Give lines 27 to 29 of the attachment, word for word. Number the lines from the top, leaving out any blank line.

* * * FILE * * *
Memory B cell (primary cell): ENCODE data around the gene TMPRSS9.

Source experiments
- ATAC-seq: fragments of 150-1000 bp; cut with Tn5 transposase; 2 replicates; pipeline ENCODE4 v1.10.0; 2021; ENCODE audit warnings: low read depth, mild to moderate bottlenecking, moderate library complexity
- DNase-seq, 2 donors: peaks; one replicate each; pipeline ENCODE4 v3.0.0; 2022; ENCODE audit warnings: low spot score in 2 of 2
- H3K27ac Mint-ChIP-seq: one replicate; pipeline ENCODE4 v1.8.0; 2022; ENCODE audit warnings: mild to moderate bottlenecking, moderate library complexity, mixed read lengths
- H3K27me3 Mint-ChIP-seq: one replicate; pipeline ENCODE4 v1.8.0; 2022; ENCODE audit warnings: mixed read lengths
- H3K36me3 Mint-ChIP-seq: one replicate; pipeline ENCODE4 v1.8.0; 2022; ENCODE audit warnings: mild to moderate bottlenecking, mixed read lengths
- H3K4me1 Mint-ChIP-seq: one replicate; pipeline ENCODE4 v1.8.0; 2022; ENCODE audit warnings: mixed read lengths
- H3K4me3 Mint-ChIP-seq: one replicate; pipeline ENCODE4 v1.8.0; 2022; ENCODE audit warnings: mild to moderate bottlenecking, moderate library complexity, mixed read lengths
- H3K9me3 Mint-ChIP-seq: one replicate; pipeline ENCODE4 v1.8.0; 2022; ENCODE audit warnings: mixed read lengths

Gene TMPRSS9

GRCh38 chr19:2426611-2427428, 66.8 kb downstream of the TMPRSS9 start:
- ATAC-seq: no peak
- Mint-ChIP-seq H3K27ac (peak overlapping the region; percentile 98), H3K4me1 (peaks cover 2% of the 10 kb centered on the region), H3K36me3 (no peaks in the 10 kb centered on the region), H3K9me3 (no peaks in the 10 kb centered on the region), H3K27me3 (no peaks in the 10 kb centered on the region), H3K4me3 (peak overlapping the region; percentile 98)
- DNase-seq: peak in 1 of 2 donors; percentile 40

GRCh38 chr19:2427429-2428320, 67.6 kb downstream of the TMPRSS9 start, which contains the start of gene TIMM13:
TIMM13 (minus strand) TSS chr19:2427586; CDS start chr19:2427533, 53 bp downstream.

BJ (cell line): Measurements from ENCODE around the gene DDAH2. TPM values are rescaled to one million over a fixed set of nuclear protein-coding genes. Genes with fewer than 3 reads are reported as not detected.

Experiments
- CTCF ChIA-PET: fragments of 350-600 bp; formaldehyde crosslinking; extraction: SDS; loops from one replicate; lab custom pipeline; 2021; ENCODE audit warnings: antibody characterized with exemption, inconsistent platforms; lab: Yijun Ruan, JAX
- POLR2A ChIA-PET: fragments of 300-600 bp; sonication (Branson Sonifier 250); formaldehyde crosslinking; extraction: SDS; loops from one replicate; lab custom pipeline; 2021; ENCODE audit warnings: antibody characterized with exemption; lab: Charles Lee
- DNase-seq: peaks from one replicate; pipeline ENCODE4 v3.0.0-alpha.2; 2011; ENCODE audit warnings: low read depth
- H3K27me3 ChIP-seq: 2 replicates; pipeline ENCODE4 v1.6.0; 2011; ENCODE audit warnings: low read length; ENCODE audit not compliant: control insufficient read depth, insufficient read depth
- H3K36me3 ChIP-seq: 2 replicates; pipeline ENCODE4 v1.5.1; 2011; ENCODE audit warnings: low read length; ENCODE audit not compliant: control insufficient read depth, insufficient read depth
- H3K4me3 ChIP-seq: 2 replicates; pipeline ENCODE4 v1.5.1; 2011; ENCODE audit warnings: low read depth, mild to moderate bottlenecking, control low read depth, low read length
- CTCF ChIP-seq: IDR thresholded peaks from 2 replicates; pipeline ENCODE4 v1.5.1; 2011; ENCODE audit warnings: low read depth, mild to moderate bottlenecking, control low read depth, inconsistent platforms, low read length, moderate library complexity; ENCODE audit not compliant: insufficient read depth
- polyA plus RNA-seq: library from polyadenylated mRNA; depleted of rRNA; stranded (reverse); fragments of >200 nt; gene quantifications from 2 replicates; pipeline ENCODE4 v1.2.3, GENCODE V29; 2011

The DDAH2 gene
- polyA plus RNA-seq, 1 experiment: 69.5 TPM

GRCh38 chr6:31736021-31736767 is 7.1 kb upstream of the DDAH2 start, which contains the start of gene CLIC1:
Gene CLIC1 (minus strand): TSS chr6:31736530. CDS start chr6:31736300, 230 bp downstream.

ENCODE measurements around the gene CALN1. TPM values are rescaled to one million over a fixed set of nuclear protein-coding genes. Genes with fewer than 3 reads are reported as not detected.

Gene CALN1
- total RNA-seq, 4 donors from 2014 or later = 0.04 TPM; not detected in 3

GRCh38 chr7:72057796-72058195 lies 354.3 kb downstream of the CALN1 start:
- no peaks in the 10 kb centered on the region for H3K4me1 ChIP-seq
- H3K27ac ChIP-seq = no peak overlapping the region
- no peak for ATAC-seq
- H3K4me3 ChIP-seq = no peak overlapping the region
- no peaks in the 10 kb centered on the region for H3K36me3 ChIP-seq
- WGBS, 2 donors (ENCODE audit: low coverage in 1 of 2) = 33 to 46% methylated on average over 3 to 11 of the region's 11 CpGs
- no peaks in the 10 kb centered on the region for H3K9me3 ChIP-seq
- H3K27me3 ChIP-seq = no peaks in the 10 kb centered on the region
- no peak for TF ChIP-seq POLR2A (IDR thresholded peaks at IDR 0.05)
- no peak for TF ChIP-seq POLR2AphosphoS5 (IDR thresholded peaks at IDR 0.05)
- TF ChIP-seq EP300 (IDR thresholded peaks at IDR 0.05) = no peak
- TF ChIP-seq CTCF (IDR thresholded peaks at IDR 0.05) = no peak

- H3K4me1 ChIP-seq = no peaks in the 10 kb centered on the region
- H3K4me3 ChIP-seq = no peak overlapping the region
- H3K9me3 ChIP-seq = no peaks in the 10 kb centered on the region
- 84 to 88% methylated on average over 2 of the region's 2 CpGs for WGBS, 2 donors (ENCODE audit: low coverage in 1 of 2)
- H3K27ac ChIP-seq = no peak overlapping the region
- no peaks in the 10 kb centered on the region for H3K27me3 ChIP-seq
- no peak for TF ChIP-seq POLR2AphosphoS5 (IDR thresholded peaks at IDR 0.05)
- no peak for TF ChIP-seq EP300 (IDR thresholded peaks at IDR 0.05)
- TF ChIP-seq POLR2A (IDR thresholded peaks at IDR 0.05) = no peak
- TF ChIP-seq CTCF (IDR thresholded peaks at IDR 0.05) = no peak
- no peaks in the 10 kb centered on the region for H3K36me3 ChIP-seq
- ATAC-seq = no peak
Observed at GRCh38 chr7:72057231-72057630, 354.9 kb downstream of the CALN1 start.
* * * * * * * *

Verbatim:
- polyA plus RNA-seq: library from polyadenylated mRNA; depleted of rRNA; stranded (reverse); fragments of >200 nt; gene quantifications from 2 replicates; pipeline ENCODE4 v1.2.3, GENCODE V29; 2011

The DDAH2 gene
- polyA plus RNA-seq, 1 experiment: 69.5 TPM